As the concepts around mental health started to evolve, physicians sought words to describe what they were witnessing in practice, particularly during the 18th and 19th centuries.
Known for his process of “mesmerism,” he focused on treating patients by using hypnosis.
Around the same time Mesmer was exploring hypnosis, French physician Philippe Pinel (1745–1826) was credited with founding the field of psychiatry as he sought humane treatment for those living with mental health conditions.
Pinel disagreed with mainstream assumptions that mental disorders were caused by supernatural forces.
However, it wasn’t until Josef Breuer (1842-1925) and
Freud and Breuer co-authored “Studies on Hysteria” in 1895 and are credited with formally founding psychoanalysis.
While both psychologists continued on their own paths developing psychotherapy methods and theory, Freud’s work laid the foundation for what was to come over the next 50 years.
Many of Freud’s apprentices went on to impact the history of psychotherapy in their own ways, contributing to the development of psychodynamic therapy:
- Carl Jung
- Alfred Adler
- Otto Rank
- Melanie Klein
In the 1950s, Carl Rogers continued the work of Freud’s successors and created the person-centered therapy approach.
Psychotherapy today is ever-evolving, much like it was centuries ago.
Many concepts and treatments are now backed by research, but the processes involved with treating mental health continues to expand.
Today, mental health professionals have access to volumes of empirical data and research backed by practice laws and diagnostic standards that were unavailable to scientists and therapists in the past.
As of the mid-1920s, psychoanalysis in the United States had to be medically qualified. By the late 1960s, psychoanalysts and clinicians benefitted from revolutionary diagnostic tools like the Diagnostic and Statistical Manual of Mental Disorders (DSM).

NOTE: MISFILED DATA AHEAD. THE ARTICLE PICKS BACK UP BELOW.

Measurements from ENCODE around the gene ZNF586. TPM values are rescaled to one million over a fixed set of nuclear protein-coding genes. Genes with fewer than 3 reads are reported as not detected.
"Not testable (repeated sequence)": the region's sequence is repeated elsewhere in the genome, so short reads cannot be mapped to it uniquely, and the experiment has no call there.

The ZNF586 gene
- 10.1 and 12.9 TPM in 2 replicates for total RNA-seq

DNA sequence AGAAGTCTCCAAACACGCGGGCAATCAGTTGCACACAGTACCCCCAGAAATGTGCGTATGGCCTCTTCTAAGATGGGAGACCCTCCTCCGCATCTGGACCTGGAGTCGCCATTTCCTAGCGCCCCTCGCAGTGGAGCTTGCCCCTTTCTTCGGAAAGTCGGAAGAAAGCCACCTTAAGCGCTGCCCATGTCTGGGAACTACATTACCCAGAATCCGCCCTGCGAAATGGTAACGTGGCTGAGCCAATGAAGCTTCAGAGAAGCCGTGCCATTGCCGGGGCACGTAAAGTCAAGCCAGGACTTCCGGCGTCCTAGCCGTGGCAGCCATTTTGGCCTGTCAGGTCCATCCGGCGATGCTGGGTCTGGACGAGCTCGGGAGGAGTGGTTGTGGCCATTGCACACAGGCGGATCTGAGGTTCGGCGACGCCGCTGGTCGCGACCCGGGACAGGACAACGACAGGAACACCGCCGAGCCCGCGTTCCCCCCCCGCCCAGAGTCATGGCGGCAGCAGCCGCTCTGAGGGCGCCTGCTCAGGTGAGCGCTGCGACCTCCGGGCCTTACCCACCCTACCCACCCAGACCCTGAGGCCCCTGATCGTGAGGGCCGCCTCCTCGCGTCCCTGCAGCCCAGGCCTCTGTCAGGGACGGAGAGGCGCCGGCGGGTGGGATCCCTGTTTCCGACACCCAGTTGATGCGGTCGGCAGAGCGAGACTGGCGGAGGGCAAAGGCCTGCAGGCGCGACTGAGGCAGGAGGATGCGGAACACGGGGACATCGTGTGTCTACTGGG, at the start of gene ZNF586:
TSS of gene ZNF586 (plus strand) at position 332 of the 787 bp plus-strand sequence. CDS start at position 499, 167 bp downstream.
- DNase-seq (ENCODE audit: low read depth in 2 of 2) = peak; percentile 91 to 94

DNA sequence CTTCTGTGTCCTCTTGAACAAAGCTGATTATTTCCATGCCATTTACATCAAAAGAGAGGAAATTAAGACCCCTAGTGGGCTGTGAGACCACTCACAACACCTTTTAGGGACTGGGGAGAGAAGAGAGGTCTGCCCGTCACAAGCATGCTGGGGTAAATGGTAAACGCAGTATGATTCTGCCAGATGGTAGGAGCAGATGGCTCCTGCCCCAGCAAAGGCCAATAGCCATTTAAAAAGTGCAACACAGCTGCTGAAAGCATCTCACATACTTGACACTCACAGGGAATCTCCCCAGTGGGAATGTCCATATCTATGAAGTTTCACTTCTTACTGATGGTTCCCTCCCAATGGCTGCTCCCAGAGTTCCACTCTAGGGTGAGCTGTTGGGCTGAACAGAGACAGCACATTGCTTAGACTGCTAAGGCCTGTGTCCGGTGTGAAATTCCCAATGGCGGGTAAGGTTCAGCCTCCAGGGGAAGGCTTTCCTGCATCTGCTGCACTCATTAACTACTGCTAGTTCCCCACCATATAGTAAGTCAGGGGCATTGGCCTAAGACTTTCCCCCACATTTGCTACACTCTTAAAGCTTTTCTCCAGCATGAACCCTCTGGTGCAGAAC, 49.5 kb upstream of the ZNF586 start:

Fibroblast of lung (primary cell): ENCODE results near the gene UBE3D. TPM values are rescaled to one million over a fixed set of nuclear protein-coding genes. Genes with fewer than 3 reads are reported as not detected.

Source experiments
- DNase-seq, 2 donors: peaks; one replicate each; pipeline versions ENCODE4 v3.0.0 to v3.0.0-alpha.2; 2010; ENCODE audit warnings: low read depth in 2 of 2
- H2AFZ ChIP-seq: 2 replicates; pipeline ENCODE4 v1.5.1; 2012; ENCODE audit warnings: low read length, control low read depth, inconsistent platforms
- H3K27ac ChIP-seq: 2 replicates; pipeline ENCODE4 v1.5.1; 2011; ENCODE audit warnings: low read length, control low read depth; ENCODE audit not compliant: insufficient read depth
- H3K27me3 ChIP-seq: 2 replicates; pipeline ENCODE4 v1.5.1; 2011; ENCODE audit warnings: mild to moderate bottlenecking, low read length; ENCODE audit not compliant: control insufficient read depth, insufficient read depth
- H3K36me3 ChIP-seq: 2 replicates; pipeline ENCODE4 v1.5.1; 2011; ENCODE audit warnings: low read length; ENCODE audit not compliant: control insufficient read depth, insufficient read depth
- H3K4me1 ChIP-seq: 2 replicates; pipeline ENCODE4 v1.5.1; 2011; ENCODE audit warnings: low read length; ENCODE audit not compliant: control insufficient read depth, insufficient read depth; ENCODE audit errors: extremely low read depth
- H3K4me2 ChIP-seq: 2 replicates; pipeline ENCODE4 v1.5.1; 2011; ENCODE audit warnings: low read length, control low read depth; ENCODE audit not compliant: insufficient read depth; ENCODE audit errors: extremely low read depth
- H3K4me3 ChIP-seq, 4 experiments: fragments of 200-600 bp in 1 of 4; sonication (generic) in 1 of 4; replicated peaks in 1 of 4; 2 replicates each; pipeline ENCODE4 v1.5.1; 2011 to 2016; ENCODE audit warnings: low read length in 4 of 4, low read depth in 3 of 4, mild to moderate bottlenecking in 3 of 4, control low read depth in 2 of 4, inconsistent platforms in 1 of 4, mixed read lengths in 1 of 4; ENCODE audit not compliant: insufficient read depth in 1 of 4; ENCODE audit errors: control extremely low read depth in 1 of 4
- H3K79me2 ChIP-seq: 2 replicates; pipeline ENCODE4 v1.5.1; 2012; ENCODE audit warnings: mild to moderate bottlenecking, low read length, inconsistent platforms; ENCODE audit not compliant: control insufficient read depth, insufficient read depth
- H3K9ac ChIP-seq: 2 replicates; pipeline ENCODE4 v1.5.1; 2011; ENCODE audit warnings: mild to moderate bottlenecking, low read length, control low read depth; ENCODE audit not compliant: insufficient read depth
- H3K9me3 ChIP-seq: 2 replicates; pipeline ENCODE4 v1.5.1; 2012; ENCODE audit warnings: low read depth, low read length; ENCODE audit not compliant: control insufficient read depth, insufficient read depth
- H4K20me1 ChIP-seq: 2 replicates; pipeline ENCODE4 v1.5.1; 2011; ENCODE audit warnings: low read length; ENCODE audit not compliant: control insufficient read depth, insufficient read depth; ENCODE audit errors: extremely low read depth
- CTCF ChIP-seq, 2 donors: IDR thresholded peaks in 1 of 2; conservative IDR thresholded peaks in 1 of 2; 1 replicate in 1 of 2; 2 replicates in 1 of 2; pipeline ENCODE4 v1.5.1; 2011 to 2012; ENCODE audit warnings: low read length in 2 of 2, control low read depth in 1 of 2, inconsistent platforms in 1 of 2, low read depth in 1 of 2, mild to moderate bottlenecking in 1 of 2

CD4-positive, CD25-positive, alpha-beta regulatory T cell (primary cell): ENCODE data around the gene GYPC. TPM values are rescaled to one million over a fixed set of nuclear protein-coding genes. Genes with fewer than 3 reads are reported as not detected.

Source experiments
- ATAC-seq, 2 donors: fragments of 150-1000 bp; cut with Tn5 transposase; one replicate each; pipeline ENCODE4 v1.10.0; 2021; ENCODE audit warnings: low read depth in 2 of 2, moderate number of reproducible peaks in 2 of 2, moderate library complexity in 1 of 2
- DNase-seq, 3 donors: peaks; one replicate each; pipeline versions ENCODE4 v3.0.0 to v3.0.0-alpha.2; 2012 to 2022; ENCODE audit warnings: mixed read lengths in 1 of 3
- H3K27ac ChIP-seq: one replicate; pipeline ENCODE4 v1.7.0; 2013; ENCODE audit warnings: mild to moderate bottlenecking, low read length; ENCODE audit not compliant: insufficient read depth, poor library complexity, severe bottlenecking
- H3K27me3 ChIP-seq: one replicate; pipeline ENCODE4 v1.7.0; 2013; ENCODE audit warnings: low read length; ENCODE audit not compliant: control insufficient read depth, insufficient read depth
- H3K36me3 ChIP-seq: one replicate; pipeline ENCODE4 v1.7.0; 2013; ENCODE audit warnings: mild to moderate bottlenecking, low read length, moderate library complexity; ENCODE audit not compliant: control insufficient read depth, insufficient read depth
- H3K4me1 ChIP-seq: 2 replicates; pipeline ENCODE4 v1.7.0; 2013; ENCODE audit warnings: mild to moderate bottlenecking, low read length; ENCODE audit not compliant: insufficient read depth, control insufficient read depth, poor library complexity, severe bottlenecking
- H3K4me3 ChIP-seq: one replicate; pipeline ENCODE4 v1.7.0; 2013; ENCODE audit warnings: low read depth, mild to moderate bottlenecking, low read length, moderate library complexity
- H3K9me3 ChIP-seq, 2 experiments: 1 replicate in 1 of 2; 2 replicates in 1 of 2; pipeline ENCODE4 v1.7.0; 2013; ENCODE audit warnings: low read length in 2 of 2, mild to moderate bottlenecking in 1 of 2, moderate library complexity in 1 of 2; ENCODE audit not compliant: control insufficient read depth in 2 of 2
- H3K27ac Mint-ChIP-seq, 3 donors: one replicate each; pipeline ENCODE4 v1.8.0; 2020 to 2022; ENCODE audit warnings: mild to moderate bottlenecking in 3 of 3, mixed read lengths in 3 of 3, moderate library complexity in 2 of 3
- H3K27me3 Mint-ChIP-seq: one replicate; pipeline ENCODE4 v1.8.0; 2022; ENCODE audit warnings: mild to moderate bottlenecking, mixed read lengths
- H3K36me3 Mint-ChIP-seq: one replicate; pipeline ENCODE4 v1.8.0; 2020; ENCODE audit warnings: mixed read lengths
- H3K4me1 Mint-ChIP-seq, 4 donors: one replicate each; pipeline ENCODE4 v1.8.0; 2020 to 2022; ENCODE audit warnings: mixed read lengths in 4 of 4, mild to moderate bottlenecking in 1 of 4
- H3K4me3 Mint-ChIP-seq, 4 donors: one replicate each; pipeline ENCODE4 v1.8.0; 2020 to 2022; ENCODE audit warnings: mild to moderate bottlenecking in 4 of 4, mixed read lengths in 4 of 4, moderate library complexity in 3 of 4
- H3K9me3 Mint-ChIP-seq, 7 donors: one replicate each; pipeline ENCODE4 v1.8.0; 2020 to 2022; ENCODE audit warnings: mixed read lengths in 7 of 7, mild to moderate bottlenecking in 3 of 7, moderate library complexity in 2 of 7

A version of the DSM has been available since 1968 and offers criteria for diagnosing hundreds of mental health conditions.
In addition to gaining knowledge and evidence through time, modern psychotherapy can now reach more people through online formats. Thanks to the internet, you can:
The formal beginnings of psychotherapy are difficult to pinpoint, though it’s safe to say that human beings have been seeking support by talking with one another for millennia.
Our ancestors often viewed mental health conditions as the result of supernatural forces. Philosophers in Ancient Greece are often credited as the forebears of treating mental disorders as medical conditions, establishing the precursor to psychotherapy.
By recognizing mental health disorders as medical conditions, pioneers of the ancient world set the stage for contributions by visionaries like Pinel, Dendy, and Freud.
While modern psychotherapy is more widely available, understood, and supported now, stigma persists in some cultures and communities.
If you’re living with a mental health condition, it may help to understand that you’re not alone. Millions of people spanning human history have looked for ways to improve mental wellness.
From the lessons of the past, today’s professionals have many tools to help support you with psychotherapy modalities that may make a difference in your daily life.
If you need support, the American Psychologist Association’s psychotherapist locator can help connect you with a therapist, wherever you’re at in your mental health journey.